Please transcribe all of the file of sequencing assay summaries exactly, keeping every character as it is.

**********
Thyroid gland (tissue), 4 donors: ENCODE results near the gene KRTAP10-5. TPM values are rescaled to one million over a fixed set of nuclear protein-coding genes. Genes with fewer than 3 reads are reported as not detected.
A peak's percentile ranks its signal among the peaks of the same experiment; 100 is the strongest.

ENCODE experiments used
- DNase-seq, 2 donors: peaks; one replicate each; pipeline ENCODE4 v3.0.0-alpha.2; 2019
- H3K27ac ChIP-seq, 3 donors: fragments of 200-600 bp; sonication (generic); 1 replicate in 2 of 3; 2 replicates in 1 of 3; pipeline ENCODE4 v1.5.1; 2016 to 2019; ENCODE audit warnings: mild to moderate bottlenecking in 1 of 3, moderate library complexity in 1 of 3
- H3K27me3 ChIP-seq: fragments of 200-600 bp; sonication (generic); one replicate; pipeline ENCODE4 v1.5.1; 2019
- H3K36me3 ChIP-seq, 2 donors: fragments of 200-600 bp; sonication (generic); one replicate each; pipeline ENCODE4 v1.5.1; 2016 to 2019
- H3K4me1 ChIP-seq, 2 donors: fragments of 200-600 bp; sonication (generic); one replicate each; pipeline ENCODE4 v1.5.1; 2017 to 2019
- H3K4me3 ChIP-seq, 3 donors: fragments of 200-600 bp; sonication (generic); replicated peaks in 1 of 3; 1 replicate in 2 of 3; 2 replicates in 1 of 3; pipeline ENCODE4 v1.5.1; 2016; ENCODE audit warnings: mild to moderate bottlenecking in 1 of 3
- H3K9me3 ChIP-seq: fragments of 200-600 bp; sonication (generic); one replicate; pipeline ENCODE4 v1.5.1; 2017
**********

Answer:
Thyroid gland (tissue), 4 donors: ENCODE results near the gene KRTAP10-5. TPM values are rescaled to one million over a fixed set of nuclear protein-coding genes. Genes with fewer than 3 reads are reported as not detected.
A peak's percentile ranks its signal among the peaks of the same experiment; 100 is the strongest.

ENCODE experiments used
- DNase-seq, 2 donors: peaks; one replicate each; pipeline ENCODE4 v3.0.0-alpha.2; 2019
- H3K27ac ChIP-seq, 3 donors: fragments of 200-600 bp; sonication (generic); 1 replicate in 2 of 3; 2 replicates in 1 of 3; pipeline ENCODE4 v1.5.1; 2016 to 2019; ENCODE audit warnings: mild to moderate bottlenecking in 1 of 3, moderate library complexity in 1 of 3
- H3K27me3 ChIP-seq: fragments of 200-600 bp; sonication (generic); one replicate; pipeline ENCODE4 v1.5.1; 2019
- H3K36me3 ChIP-seq, 2 donors: fragments of 200-600 bp; sonication (generic); one replicate each; pipeline ENCODE4 v1.5.1; 2016 to 2019
- H3K4me1 ChIP-seq, 2 donors: fragments of 200-600 bp; sonication (generic); one replicate each; pipeline ENCODE4 v1.5.1; 2017 to 2019
- H3K4me3 ChIP-seq, 3 donors: fragments of 200-600 bp; sonication (generic); replicated peaks in 1 of 3; 1 replicate in 2 of 3; 2 replicates in 1 of 3; pipeline ENCODE4 v1.5.1; 2016; ENCODE audit warnings: mild to moderate bottlenecking in 1 of 3
- H3K9me3 ChIP-seq: fragments of 200-600 bp; sonication (generic); one replicate; pipeline ENCODE4 v1.5.1; 2017